• donsalmon says :

          Thanks Scott, I’ll follow up on these.

          • Scott Preston says :

            I liken Luther’s act of dissolving the monasteries during the Reformation to botanical “dehiscence”. I used that metaphor quite frequently in the old Dark Age Blog — the positive side of disintegration and dissolution, as it were.

            When Luther dissolved the monasteries, tens of thousands of monks and nuns had to leave to find their own way in the secular world. But in that they also acted as leavening… they carried “the Rule” and “the Word” with them into the secular order. That influence remains with us in many ways, although quite unrecognised. Dehiscence.

  3. Scott Preston says :

    I suppose you could say that Stirner even highlights the real issue of egoism — ie, the turning of everything into a mere means for its own utility and gratification. Stirner seems to do that — truth, lie, friendship, trust, love etc — all “higher values” and ends — are reduced to its own means. The “heroism of the lie” is just rationalisation for that kind of reductionism of everything to a mere utility or means.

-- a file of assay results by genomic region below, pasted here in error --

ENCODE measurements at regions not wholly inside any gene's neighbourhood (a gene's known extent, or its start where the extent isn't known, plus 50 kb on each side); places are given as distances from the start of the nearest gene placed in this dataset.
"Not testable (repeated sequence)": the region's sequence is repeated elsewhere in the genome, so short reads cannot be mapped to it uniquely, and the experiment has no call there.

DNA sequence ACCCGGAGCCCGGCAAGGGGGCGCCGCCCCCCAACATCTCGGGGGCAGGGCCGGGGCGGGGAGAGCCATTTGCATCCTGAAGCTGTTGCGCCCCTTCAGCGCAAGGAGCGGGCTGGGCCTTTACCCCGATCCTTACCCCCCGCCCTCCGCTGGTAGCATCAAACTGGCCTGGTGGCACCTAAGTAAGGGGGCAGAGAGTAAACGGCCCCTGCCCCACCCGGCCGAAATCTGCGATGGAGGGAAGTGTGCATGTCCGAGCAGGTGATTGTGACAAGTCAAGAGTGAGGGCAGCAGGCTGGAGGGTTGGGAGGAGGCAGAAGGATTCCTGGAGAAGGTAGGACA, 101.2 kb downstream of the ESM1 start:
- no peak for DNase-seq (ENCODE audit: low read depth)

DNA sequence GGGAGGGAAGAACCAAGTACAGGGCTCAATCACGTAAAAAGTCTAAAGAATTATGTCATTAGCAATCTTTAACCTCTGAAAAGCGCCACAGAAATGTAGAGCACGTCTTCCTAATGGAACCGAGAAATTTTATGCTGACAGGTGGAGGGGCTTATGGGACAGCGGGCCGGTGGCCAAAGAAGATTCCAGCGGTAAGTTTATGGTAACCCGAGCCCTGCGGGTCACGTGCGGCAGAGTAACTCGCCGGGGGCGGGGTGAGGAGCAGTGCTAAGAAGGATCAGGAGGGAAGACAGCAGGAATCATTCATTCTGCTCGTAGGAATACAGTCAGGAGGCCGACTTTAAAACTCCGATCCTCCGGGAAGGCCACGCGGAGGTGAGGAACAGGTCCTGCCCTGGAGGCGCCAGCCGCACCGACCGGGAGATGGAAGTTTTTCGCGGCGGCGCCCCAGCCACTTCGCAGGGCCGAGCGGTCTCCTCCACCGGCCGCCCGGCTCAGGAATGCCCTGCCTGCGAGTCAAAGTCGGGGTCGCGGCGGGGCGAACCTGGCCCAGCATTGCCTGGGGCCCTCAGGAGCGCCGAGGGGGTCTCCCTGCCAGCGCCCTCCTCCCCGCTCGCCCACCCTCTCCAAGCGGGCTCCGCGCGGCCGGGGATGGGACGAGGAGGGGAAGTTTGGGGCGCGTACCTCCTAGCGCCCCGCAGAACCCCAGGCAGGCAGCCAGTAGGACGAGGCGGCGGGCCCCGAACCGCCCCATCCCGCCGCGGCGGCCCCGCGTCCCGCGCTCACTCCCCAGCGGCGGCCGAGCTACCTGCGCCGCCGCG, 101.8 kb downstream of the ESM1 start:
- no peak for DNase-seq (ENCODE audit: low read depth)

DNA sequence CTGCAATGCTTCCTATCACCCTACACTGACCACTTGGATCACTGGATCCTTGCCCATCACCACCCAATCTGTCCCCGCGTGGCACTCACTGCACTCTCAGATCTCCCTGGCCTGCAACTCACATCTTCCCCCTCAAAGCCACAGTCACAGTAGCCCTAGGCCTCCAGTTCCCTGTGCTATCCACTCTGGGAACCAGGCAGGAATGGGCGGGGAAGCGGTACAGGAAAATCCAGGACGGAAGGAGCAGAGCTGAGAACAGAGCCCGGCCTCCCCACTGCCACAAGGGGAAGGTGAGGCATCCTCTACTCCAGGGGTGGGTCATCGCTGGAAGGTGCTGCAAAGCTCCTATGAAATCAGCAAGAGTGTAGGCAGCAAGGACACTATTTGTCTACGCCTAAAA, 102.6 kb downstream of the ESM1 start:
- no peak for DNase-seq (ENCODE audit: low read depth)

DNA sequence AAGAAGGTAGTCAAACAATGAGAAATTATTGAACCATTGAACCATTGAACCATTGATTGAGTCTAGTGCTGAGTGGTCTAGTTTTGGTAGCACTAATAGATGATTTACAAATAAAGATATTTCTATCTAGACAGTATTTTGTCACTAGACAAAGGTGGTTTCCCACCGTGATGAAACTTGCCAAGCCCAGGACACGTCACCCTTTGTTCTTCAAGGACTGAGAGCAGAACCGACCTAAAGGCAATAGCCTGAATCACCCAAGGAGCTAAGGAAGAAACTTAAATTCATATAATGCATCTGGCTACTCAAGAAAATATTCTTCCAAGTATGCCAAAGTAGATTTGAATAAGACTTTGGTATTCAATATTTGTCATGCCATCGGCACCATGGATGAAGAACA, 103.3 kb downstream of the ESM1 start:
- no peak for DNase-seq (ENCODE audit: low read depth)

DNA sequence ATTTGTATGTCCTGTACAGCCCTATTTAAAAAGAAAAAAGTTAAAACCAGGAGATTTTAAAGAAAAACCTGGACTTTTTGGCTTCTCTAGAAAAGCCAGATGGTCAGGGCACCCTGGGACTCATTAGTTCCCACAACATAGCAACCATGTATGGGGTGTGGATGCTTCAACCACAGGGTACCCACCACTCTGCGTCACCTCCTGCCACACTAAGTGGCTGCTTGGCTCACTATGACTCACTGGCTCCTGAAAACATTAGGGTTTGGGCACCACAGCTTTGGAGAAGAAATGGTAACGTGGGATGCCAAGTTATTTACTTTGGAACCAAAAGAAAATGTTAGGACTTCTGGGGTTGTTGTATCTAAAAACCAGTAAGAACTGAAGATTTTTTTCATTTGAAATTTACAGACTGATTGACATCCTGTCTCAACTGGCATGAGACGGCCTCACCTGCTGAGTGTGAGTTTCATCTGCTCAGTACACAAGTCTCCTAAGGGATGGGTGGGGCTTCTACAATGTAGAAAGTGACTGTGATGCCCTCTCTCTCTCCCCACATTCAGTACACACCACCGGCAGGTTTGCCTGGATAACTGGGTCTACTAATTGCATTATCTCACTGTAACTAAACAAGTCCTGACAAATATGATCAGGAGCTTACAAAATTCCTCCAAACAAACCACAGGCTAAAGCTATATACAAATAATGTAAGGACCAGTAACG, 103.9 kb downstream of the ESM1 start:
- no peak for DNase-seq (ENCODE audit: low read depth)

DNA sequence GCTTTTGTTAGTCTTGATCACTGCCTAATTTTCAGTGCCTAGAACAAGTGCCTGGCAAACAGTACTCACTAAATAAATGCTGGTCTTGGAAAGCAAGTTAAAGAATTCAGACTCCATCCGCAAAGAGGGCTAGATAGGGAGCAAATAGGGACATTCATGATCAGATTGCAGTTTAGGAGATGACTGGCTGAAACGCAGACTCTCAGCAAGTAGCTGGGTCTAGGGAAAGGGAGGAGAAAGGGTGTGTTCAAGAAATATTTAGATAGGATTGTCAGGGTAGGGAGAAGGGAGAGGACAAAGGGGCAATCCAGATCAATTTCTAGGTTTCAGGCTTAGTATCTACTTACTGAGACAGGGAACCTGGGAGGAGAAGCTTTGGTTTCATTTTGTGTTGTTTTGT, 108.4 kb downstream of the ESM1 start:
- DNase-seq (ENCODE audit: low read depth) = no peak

The ego as agency (of being of “service”), or as being an end in itself and for itself… that seems to be the difference in considering the dubious merits of Stirner’s philosophy.Individuation for its own sake seems quite pointless.

  4. LittleBigMan says :

    “The whole idea of “ownership” and “possession” must be addressed and interpreted……..”

    Very much so. I have thought about this at great length in terms of my own life and decided that I don’t want to own much of any property. To have just enough to make ends meet and living like a tourist is much more enjoyable. But the economic environment of the 21st century almost forces many working adults to think in those terms and reevaluate their notions of ownership and possession, anyway.

    It seems to me that in this increasingly volatile work and social environment, ownership and possession of any kind seems more a disadvantage.